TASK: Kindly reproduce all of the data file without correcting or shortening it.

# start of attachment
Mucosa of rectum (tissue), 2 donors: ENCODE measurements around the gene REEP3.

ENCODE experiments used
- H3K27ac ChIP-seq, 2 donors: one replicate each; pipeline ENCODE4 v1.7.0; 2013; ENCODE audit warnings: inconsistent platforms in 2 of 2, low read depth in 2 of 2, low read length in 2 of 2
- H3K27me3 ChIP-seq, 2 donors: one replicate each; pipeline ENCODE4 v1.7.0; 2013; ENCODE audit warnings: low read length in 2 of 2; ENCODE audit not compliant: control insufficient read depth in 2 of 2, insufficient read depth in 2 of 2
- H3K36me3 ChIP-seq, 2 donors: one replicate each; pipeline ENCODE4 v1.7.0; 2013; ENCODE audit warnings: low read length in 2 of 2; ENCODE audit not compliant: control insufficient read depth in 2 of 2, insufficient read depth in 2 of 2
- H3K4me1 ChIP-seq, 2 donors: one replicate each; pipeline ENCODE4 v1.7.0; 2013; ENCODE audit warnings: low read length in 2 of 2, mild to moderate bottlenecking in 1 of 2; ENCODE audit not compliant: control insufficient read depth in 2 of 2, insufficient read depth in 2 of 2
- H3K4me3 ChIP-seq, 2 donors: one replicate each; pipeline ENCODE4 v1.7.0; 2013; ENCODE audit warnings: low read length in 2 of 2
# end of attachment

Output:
Mucosa of rectum (tissue), 2 donors: ENCODE measurements around the gene REEP3.

ENCODE experiments used
- H3K27ac ChIP-seq, 2 donors: one replicate each; pipeline ENCODE4 v1.7.0; 2013; ENCODE audit warnings: inconsistent platforms in 2 of 2, low read depth in 2 of 2, low read length in 2 of 2
- H3K27me3 ChIP-seq, 2 donors: one replicate each; pipeline ENCODE4 v1.7.0; 2013; ENCODE audit warnings: low read length in 2 of 2; ENCODE audit not compliant: control insufficient read depth in 2 of 2, insufficient read depth in 2 of 2
- H3K36me3 ChIP-seq, 2 donors: one replicate each; pipeline ENCODE4 v1.7.0; 2013; ENCODE audit warnings: low read length in 2 of 2; ENCODE audit not compliant: control insufficient read depth in 2 of 2, insufficient read depth in 2 of 2
- H3K4me1 ChIP-seq, 2 donors: one replicate each; pipeline ENCODE4 v1.7.0; 2013; ENCODE audit warnings: low read length in 2 of 2, mild to moderate bottlenecking in 1 of 2; ENCODE audit not compliant: control insufficient read depth in 2 of 2, insufficient read depth in 2 of 2
- H3K4me3 ChIP-seq, 2 donors: one replicate each; pipeline ENCODE4 v1.7.0; 2013; ENCODE audit warnings: low read length in 2 of 2